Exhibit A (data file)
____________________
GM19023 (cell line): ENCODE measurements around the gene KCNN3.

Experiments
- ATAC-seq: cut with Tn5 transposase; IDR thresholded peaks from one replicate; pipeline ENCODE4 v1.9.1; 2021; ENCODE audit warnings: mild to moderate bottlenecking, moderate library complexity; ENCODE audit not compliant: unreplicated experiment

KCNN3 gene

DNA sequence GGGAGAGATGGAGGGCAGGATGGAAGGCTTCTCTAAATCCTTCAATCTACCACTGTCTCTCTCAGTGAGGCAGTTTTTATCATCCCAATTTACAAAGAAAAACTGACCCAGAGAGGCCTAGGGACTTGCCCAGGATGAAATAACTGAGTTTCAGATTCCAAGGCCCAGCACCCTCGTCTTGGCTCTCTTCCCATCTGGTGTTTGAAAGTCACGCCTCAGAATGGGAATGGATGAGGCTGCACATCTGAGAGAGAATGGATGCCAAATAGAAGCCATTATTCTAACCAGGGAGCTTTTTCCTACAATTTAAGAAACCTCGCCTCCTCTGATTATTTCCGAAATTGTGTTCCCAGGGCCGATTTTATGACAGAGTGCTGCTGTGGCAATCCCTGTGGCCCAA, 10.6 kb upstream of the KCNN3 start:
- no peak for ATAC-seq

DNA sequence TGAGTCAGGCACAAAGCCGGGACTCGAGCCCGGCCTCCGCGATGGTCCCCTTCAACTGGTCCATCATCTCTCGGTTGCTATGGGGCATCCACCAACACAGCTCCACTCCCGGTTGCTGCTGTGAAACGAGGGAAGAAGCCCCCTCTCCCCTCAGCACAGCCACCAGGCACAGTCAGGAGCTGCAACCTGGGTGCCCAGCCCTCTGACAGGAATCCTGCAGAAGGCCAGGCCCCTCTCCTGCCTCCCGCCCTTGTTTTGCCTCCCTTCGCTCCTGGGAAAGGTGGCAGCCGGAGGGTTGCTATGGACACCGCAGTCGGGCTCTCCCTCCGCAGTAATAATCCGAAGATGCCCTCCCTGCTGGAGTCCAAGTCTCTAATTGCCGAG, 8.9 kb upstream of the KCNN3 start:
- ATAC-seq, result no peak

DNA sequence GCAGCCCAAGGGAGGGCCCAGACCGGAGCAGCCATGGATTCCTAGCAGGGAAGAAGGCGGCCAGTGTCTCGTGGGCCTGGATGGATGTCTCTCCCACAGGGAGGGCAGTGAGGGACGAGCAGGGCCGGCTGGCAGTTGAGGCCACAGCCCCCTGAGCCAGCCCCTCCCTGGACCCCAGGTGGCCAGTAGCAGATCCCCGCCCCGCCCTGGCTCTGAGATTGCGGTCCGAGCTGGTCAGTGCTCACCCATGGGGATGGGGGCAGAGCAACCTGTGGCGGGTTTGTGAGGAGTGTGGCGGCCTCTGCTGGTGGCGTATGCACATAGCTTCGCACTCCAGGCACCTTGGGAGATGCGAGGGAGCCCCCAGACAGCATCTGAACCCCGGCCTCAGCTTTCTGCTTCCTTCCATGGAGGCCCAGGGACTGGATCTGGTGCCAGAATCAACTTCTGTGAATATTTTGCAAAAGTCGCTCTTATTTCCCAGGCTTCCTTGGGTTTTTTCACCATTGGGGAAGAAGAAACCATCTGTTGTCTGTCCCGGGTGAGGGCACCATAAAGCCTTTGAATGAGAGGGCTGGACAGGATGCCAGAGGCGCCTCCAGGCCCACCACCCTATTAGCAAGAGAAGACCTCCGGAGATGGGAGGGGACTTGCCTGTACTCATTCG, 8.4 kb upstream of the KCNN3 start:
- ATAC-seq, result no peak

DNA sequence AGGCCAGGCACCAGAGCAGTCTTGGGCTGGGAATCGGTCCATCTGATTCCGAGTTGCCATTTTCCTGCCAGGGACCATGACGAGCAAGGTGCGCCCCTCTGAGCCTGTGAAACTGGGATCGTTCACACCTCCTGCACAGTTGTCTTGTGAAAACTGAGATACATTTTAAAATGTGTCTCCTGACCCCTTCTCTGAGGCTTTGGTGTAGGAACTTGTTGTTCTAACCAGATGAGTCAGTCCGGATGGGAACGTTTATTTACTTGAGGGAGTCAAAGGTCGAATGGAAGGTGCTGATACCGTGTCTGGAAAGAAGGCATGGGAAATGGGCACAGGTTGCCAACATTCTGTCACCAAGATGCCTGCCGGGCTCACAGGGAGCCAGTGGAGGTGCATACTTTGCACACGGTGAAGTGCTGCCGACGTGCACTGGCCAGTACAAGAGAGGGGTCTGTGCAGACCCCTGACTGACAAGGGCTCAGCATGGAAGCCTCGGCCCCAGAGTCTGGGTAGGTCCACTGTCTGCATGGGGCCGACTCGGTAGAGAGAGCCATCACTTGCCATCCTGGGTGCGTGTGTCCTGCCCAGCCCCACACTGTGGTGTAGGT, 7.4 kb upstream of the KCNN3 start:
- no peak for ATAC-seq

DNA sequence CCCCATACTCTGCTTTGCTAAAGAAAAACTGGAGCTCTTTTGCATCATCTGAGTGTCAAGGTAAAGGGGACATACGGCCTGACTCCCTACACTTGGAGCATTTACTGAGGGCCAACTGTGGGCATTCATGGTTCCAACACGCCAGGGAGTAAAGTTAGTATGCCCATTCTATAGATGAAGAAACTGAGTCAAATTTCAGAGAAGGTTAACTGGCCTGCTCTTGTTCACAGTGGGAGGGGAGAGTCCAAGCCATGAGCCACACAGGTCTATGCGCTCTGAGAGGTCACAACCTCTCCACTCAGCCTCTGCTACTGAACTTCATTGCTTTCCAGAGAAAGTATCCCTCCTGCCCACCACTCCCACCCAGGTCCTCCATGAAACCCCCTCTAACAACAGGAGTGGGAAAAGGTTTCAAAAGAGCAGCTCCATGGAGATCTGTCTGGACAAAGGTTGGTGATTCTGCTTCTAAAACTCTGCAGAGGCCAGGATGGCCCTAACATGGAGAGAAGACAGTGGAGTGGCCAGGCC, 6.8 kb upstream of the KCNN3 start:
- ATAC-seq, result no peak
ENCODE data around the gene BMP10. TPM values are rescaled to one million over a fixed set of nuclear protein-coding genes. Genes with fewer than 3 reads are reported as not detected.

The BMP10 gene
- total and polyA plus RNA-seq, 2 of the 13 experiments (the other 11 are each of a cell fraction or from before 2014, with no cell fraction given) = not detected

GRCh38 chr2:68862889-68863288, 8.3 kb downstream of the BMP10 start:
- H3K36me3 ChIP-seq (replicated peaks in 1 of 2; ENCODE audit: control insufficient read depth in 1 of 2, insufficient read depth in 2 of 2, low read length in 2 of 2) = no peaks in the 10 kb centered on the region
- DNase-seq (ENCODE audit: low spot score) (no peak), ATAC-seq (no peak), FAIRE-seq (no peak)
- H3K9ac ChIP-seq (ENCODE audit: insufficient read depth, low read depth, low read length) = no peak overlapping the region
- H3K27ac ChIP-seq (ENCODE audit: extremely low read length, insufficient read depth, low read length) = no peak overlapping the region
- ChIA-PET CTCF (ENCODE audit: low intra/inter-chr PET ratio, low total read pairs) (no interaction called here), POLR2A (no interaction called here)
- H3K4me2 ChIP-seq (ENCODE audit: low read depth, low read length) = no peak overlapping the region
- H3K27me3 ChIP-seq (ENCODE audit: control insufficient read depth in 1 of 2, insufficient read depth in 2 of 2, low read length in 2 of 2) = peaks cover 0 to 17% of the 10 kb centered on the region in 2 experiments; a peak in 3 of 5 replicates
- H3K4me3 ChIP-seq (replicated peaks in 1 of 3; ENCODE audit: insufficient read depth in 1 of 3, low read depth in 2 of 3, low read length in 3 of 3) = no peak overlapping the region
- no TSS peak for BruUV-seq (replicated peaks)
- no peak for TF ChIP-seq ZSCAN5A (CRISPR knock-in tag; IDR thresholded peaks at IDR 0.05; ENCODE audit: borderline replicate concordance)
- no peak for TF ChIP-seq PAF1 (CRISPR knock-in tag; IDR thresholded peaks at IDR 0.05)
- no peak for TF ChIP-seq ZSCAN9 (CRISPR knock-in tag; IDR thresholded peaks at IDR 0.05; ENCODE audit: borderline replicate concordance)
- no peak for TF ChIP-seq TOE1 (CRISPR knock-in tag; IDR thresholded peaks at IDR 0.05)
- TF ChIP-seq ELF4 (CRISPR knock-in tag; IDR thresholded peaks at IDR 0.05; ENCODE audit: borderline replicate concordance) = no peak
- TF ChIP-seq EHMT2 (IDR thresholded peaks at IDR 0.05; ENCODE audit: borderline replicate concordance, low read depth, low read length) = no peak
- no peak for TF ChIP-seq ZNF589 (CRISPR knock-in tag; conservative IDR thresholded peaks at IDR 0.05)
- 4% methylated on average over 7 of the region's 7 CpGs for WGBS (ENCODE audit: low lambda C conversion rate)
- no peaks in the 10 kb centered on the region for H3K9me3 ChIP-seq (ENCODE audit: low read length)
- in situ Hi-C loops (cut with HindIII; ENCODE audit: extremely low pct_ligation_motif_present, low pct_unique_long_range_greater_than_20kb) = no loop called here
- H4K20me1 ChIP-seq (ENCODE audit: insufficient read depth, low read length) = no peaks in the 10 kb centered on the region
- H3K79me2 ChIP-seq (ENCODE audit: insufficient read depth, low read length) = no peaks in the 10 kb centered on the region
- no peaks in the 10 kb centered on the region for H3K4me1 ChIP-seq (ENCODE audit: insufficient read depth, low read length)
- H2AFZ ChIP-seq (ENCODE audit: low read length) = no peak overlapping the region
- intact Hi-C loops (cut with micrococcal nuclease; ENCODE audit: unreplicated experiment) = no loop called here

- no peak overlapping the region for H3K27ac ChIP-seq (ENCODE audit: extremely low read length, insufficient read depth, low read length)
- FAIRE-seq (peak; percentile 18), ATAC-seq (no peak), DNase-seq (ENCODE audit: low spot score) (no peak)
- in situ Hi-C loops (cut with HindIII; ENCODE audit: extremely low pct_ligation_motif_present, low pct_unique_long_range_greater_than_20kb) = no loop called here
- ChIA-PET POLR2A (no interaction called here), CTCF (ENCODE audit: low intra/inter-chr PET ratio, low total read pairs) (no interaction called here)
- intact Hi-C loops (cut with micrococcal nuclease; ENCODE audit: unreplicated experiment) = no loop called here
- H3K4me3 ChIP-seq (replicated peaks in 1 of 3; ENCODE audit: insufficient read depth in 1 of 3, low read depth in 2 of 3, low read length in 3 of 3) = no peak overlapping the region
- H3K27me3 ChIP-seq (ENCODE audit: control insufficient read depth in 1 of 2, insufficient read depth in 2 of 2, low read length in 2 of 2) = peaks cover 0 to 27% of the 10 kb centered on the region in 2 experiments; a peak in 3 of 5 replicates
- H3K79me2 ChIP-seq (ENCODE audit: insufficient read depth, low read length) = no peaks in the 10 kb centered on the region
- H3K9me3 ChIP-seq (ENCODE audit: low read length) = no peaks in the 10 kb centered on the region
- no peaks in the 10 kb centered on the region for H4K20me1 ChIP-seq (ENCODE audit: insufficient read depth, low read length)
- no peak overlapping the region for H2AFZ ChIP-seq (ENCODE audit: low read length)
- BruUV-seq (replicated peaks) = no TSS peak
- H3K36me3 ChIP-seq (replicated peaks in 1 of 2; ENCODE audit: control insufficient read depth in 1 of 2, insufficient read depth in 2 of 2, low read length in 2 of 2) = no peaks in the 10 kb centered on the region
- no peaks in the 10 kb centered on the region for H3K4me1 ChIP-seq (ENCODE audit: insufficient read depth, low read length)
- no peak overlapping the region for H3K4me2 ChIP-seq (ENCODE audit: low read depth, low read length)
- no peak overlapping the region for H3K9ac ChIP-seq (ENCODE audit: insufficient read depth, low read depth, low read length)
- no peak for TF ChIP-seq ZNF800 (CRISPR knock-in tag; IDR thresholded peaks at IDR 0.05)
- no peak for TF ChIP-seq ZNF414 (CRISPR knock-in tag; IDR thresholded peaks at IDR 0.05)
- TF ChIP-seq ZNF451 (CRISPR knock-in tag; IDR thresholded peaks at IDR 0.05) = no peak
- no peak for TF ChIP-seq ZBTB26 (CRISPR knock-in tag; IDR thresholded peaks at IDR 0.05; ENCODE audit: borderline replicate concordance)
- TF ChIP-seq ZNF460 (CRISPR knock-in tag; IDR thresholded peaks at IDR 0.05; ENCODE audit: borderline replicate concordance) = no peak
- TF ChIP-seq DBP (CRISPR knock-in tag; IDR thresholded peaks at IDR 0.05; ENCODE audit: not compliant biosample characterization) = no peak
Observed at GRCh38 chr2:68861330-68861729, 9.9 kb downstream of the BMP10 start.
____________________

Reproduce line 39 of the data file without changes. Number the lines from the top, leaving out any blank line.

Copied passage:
- H3K79me2 ChIP-seq (ENCODE audit: insufficient read depth, low read length) = no peaks in the 10 kb centered on the region